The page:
V’O2-BIT relationship

This relationship describes oxygen uptake for a given degree of ventilatory effort. It is analogous to the V’O2-work rate relationship used in cardiopulmonary exercise testing, and has the advantage of not having to use the esophageal balloon technique to directly measure the work produced by the respiratory muscles. While (V’O2)(BIT) was similar amongst the 3 cohorts at rest, a significant divergence in the products was noted at peak exercise, with control subjects exhibiting values 25% and 120% greater than the COPD and CVD cohorts, respectively. The change was almost entirely due to increases in the O2 uptake, as BIT did not differ amongst the 3 groups at peak exercise. CVD and COPD are both associated with impaired O2 transport [37]. In chronic heart failure, a blunted increase in cardiac output and stroke volume at peak exercise results in diminished blood flow and O2 supply to the respiratory muscles, resulting in decreased force generation to breathe with. The presence of interstitial edema reduces lung compliance, further increasing the work of breathing.

In the case of COPD, dynamic hyperinflation during exercise plays a major role in exercise intolerance and dyspnea. It might be expected that patients with the most severe airflow limitation would be the most dyspneic. Yet, some patients with severe airway obstruction, as reflected by the FEV1, have few symptoms, while others with minimal flow limitation exhibit severe dyspnea. In this connection, use of the negative expiratory pressure technique during quiet tidal breathing has shown that tEFL at rest is associated with lower inspiratory capacity (IC) [38]. Since maximal tidal volume correlates with IC during exercise, patients with tEFL at rest exhibit an increase in end-expiratory lung volume and a further decrease in IC with concomitant exercise limitation.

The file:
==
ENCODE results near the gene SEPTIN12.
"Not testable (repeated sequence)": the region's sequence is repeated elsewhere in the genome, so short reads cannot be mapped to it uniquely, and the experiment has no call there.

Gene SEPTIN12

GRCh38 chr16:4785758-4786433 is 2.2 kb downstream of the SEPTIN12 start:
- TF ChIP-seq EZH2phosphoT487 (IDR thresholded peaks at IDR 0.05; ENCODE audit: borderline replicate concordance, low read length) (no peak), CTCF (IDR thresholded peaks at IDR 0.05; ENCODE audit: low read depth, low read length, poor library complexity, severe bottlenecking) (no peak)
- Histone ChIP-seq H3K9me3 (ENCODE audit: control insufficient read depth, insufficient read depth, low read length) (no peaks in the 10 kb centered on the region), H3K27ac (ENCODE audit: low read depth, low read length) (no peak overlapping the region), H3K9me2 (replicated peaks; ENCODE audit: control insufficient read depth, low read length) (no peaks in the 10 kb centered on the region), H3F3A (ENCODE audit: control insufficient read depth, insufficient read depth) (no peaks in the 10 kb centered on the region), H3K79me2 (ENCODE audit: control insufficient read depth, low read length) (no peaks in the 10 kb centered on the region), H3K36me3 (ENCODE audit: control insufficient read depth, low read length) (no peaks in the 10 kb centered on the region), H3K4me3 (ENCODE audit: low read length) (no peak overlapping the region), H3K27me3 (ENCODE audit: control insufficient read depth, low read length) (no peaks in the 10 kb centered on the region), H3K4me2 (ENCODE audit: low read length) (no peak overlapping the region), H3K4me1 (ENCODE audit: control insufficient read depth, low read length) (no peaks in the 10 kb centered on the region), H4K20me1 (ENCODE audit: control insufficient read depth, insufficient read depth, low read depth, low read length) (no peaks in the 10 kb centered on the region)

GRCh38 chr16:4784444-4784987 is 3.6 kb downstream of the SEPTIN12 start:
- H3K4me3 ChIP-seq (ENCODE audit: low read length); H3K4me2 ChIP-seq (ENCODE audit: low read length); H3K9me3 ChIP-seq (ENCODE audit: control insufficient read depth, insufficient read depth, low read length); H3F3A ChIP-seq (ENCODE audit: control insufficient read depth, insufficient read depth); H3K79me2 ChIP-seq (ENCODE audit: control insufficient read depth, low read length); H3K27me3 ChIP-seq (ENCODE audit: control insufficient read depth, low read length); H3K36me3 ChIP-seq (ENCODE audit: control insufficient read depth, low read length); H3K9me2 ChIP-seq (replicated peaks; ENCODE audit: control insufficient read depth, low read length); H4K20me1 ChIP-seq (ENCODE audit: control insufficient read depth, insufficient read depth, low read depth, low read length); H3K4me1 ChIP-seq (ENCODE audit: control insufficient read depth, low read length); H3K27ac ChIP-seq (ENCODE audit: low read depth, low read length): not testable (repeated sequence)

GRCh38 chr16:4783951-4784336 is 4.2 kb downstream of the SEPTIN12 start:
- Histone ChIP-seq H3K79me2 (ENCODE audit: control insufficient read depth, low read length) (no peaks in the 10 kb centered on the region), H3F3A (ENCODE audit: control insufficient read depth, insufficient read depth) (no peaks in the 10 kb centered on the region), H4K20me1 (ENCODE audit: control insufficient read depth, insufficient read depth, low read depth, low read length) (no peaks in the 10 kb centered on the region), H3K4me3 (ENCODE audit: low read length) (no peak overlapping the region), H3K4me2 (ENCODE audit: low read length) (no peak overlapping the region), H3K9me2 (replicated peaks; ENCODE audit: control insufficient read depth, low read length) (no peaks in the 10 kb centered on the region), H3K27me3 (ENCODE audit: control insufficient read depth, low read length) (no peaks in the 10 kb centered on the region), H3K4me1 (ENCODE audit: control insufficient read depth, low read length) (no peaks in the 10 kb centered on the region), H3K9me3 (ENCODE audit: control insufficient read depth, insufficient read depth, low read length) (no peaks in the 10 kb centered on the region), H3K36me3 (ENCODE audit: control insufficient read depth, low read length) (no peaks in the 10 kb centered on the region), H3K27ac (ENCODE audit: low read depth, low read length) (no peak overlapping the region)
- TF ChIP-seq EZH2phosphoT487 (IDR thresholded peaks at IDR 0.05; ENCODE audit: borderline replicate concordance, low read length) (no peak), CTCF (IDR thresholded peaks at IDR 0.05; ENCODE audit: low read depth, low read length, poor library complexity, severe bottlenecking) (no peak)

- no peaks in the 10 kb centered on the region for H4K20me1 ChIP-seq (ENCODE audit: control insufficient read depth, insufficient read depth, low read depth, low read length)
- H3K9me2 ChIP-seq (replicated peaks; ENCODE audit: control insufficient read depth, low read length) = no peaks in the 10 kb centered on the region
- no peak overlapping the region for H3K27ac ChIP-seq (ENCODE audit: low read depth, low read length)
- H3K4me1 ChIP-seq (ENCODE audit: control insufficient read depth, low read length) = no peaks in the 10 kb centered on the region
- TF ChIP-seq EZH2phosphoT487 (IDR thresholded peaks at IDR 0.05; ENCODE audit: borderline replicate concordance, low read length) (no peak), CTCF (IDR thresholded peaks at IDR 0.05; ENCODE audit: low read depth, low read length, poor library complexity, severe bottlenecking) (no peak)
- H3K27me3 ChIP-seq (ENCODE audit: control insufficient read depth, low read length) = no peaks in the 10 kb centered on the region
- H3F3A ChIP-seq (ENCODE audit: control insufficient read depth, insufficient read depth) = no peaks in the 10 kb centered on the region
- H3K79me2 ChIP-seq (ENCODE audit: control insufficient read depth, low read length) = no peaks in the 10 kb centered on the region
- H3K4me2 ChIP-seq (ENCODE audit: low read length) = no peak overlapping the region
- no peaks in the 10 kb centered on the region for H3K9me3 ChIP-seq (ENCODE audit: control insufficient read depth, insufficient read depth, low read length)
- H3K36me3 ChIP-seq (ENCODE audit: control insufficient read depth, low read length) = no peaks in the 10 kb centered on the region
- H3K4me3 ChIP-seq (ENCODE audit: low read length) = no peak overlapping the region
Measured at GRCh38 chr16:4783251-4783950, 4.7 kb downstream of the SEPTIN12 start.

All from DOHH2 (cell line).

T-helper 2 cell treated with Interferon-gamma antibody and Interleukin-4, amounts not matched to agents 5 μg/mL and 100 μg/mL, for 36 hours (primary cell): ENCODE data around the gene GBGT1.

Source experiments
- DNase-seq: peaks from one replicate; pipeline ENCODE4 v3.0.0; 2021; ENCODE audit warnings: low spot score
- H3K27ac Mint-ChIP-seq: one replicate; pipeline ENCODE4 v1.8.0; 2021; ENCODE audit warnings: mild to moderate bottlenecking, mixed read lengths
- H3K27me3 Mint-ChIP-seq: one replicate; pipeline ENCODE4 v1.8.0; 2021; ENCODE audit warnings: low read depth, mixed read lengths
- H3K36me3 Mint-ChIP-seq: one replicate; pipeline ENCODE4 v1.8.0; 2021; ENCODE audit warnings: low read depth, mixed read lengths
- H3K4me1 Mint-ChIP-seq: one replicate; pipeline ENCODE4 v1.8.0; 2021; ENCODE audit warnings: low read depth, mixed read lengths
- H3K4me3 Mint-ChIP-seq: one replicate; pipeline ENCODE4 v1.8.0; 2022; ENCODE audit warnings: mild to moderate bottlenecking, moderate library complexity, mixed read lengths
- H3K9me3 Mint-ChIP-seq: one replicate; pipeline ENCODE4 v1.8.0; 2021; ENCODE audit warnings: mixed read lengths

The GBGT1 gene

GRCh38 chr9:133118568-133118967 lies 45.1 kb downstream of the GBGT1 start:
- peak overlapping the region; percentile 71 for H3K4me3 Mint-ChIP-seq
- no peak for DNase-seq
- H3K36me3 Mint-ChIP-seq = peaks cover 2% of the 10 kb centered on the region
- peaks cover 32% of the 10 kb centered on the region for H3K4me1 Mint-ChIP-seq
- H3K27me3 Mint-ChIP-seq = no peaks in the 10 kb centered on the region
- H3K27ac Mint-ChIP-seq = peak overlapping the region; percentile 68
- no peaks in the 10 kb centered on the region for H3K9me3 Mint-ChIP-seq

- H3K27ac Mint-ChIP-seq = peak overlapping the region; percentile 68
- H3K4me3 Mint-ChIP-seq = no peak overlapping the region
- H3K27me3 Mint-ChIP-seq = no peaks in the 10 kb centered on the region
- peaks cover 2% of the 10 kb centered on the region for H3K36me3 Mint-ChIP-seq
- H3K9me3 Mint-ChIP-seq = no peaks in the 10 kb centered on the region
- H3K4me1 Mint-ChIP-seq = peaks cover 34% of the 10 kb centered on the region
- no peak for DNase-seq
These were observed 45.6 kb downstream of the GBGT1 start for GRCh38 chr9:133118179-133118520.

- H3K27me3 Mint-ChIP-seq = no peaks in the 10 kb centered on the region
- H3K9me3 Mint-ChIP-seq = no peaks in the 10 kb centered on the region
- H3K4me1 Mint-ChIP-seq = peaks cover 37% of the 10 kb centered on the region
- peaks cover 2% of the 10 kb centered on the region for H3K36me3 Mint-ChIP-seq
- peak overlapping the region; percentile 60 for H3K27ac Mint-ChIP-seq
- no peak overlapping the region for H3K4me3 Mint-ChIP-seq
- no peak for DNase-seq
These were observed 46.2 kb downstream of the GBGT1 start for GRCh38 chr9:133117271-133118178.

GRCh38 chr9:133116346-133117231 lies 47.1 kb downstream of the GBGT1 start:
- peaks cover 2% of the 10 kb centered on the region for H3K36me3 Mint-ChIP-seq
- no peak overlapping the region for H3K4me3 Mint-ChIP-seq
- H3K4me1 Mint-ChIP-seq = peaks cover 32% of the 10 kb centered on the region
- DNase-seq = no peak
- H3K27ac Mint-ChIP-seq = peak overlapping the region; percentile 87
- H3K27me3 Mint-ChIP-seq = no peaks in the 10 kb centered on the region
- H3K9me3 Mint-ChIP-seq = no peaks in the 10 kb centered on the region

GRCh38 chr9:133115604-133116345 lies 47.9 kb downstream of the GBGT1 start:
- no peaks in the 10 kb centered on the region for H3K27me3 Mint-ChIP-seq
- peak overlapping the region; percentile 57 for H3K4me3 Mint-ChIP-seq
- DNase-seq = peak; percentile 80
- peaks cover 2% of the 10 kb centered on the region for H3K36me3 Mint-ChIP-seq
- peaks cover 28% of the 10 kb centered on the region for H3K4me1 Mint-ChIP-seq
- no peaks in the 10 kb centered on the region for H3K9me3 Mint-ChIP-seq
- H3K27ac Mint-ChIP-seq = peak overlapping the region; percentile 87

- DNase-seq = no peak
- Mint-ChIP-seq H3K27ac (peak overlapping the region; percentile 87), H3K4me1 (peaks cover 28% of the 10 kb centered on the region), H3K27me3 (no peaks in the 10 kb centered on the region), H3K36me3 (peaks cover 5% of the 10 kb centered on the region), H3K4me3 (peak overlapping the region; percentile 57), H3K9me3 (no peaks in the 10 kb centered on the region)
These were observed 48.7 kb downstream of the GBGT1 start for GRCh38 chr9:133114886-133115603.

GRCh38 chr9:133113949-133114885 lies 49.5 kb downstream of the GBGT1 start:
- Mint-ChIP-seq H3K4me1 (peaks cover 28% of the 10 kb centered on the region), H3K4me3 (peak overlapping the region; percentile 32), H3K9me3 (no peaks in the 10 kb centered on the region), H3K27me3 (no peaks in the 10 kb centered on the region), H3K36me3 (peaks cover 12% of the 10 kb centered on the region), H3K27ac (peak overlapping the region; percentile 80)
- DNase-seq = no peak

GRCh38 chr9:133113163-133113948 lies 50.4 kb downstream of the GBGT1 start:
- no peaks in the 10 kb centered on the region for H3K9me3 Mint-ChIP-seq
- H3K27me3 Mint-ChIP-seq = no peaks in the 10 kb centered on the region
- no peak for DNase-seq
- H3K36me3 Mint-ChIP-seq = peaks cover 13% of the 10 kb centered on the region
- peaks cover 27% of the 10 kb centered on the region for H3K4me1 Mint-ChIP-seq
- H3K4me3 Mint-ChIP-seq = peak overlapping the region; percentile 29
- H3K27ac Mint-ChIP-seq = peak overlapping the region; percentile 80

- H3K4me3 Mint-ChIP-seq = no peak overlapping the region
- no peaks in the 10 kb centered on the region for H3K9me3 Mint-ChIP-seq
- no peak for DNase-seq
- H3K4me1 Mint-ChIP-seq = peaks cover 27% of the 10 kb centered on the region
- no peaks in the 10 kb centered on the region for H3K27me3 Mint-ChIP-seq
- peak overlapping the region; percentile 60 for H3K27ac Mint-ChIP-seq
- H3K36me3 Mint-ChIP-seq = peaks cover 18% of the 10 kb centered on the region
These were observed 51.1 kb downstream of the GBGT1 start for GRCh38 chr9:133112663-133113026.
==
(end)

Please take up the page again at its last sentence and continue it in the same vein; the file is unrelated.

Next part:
Relation of BIT to episodes of AECOPD and acute heart failure

Resting BIT was significantly higher in CVD patients who experienced 2 or more episodes of acute CHF; findings showed a similar trend in patients with lung disease experienced AECOPD, but their numbers did not reach significance. No patients required assisted ventilation despite their acute illness. Koga et al. [3] showed that patients with neuromuscular and chest wall disorders who required NIV exhibited significantly higher BIT values than those who did not. Since patients with patients with COPD and heart failure both exhibit respiratory muscle weakness and impaired function [5-8,20,22,39], one would expect similarly higher values of BIT in these patients as they developed respiratory insufficiency.

One might expect that BIT would reach higher values during AECOPD than in acute heart failure because respiratory muscle dysfunction in COPD develops as a result of mechanical disadvantage (hyperinflation) as well as progressive atrophy and impaired oxygen utilization. Dynamic hyperinflation and a reduced appositional area of the diaphragm (to the abdominal wall) are not features described in patients with acute heart failure, although the latter may exhibit both restrictive and obstructive defects [39,40] as well as respiratory muscle dysfunction related to decreased oxygen delivery [22].

Limitations of study